110 3rd Avenue South
Seattle, WA 98104
Seattle-based Tunisian American  poet, translator, and artist Rajaa Gharbi this evening reads, in Arabic and English  from her newest book, Men Aghani Aljousoor -Selected Poems Translated to Arabic. This is in conjunction with an exhibit of her paintings, “Tell Me More,” March 7 - 30 at Gallery 110. She is a powerful reader of her work. Amidst this show of her painting, this should be quite an evening. Co-presented with GALLERY 110. Free admission.
 

03/28/2019 - 7:00pm

Hugo House
Stephanie Land with Jennie Shortridge
Hugo House
1634 11th Avenue
Seattle, WA 98122
Stephanie Land’s memoir, Maid: Hard Work, Low Pay and a Mother’s Will to Survive (Hachette) is a thoughtful, brave and timely book about surviving homelessness, domestic violence and low wage work such as housecleaning to support herself and her young daughter. Now based in Missoula, she spent many of her young adults years in Port Townsend and the Skagit Valley, then moved to Missoula to finish her degree in Creative Writing. She is now a freelance writer, her work supported in part by Barbara Ehrenreich’s Economic Hardship Reporting Project. “If this book inspires you, which it may, remember how close it came to never being written. Stephanie might have given in to despair or exhaustion; she might have suffered a disabling injury at work. Think too of all the women who, for reasons like that, never manage to get their stories told. Stephanie reminds us that they are out there in the millions, each heroic in her own way, waiting for us to listen.” —From the Foreword to Maid, by Barbara Ehrenreich, author of Nickel and Dimed. “What this book does well is illuminate the struggles of poverty and single-motherhood, the unrelenting frustration of having no safety net, the ways in which our society is systematically designed to keep impoverished people mired in poverty, the indignity of poverty by way of unmovable bureaucracy, and people's lousy attitudes toward poor people... Land's prose is vivid and engaging... [A] tightly-focused, well-written memoir... an incredibly worthwhile read.”  ─Roxane Gay. Stephanie Land appears in conversation with Seattle writer Jennie Shortridge tonight. Jennie Shortridge is the author of five novels, including Love Water Memory, and is at work on a memoir. A lifelong volunteer, she is the co-founder and executive director of Seattle7Writers, a nonprofit collective of Northwest authors who raise money and awareness for literature and literacy. Free admission. Co-presented with WeAreOneAmerica.org and HUGO HOUSE. 
 

03/28/2019 - 7:00pm

The Elliott Bay Book Company
Mallory O’Meara with Moira Macdonald
The Elliott Bay Book Company
1521 Tenth Avenue
Seattle, WA 98122
Milicent Patrick, one of Disney’s first female animators and the only woman to create one of Hollywood’s classic movie monsters, is the subject of screenwriter and filmmaker Mallory O’Meara’s book, The Lady of the Black Lagoon: Hollywood Monsters and the Lost Legacy of Milicent Patrick (Hanover Square Press/Harper). "The Lady from the Black Lagoon uncovers the life and work of  a film pioneer whose contributions to special effects have been largely and unjustly forgotten. Inspired by Patrick's seminal contribution and frustrated by her relative obscurity, O'Meara set off on a quest to discover everything she could about her idol, resulting in this engaging, conversational, passionate biography, which details both Patrick's life and O'Meara's own research mission. Born in 1915 to a conservative structural engineer, Patrick grew up in the shadow of Hearst Castle before her family moved to Hollywood and Patrick started her Hollywood career as an actress and an animator. In an ironic twist of fate, the man responsible for hiring Patrick as a designer at Universal Pictures would also be the one who cut her career short because of his envy over the attention she got for creating the creature...there's never a dull moment in this beautiful, heartfelt tribute to a pioneering special-effects designer and animator and passionate call for change in the industry that forgot her.”- Booklist. Mallory will be joined in conversation by Moira Macdonald of The Seattle Times.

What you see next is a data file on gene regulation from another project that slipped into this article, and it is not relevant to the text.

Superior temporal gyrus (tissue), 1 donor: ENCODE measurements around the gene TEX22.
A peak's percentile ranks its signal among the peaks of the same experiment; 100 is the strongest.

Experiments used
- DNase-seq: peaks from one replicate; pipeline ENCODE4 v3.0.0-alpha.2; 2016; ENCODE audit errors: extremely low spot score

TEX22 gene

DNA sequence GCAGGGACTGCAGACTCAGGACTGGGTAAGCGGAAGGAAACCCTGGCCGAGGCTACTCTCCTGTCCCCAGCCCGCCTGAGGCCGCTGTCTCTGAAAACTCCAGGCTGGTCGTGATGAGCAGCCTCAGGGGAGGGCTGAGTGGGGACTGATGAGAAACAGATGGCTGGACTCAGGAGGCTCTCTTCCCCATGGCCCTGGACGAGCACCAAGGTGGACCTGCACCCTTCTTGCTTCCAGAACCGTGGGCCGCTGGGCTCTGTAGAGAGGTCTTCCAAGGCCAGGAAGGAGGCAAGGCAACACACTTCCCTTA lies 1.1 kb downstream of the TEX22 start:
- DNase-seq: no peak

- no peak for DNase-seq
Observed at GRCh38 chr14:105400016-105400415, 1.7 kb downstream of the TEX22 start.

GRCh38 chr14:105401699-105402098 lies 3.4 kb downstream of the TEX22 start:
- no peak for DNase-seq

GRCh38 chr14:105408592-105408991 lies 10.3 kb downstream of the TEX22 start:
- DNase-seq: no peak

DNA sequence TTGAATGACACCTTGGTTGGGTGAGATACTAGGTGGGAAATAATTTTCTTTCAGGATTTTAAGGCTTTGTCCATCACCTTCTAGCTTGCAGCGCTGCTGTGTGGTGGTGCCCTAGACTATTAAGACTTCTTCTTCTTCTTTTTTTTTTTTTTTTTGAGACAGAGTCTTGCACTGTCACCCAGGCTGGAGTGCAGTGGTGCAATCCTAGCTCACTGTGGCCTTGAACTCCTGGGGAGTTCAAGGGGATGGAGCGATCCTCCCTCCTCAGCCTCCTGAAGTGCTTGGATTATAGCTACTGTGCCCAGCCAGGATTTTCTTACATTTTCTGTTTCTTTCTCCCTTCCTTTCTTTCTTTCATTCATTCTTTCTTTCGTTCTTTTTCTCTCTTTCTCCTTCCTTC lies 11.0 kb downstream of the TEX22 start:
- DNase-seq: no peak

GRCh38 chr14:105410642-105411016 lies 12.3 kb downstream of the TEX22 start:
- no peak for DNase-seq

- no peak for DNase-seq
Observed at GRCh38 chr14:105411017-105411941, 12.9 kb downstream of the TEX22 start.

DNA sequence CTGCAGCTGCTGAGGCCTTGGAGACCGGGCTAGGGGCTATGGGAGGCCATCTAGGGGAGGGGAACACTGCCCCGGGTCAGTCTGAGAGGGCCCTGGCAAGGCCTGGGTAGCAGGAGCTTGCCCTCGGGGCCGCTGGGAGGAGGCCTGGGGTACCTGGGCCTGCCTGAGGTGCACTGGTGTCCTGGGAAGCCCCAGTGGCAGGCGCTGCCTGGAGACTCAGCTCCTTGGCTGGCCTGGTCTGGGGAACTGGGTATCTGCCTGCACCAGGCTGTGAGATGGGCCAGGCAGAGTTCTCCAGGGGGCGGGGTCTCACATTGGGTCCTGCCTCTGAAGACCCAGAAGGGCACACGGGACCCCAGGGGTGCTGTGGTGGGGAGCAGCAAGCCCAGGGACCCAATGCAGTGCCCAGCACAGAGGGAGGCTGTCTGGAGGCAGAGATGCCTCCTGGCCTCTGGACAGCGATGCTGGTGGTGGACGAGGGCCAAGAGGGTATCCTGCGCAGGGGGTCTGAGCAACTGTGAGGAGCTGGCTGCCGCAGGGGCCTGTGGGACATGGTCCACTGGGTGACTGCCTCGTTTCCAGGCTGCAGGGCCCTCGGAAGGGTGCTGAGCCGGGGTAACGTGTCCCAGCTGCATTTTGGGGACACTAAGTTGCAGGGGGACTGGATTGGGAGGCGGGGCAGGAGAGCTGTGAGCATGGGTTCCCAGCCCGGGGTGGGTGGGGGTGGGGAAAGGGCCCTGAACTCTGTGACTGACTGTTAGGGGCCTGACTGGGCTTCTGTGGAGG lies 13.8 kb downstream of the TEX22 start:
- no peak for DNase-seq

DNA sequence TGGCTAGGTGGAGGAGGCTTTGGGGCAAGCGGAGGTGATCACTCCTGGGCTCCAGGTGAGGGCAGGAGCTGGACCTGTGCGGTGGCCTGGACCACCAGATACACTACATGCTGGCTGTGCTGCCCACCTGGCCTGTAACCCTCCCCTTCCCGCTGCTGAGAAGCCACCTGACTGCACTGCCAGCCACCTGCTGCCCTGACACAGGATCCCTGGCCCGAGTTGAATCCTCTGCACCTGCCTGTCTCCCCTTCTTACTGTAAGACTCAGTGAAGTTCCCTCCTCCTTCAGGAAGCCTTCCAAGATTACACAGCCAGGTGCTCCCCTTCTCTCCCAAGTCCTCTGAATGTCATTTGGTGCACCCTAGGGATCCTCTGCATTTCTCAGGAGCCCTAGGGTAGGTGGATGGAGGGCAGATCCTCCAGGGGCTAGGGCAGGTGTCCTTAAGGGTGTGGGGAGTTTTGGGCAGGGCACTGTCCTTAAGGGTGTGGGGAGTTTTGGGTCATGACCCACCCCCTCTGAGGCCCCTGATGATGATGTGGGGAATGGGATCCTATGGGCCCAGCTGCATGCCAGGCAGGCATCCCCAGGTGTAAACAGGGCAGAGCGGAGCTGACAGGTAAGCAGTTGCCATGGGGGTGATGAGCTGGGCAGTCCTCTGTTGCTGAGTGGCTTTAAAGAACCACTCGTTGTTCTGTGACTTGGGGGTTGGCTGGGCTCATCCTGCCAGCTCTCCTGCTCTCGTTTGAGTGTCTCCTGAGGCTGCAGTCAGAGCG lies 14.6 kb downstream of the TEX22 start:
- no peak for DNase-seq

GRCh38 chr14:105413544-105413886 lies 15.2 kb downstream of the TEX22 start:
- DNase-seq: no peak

03/29/2019 - 7:00pm

The Elliott Bay Book Company
David Wade & Heather Dundas
The Elliott Bay Book Company
1521 Tenth Avenue
Seattle, WA 98122
In 1975, when Foucault spent Memorial Day weekend in Southern California at the invitation of Simeon Wade (1940-2017)—ostensibly to guest-lecture at the Claremont Graduate School where Wade was an assistant professor, but in truth to explore what he called the Valley of Death. Led by Wade and Wade’s partner Michael Stoneman, Foucault experimented with psychedelic drugs for the first time. Foucault in California (Heyday) is the late Simeon Wade’s firsthand account of that long weekend. Part search for higher consciousness, part bacchanal, this book chronicles a young man’s burgeoning friendship with one of the twentieth century’s greatest thinkers. Joining us today are Simeon Wade’s brother David Wade and novelist Heather Dundas, who wrote the foreword to Foucault in California.
 

03/30/2019 - 10:00am

Seattle Art Museum
Saturday University with Jerome Silbergold
Seattle Art Museum
1300 First Avenue
Seattle, WA 98101
Saturday University TRANS PLANTS: COLLECTING, GATHERING, AND GLOBALIZING PLANTS Spring Lecture Series. This morning the  Saturday University morning continues its spring series on plants and culture in Asia, today with Jerome Silbergold, formerly professor of art history at the University of Washington, now at Princeton.  He is the author of several books. His lecture today is “What Kind of Collection Is a Chinese Garden?” Presented by the GARDNER CENTER FOR ASIAN ART AND IDEAS, in partnership with the UNIVERSITY OF WASHINGTON JACKSON SCHOOL OF INTERNATIONAL STUDIES, SEATTLE UNIVERSITY and ELLIOTT BAY BOOK COMPANY. Please see www.seattleartmuseum.org or call 206.654.3210 for information and tickets.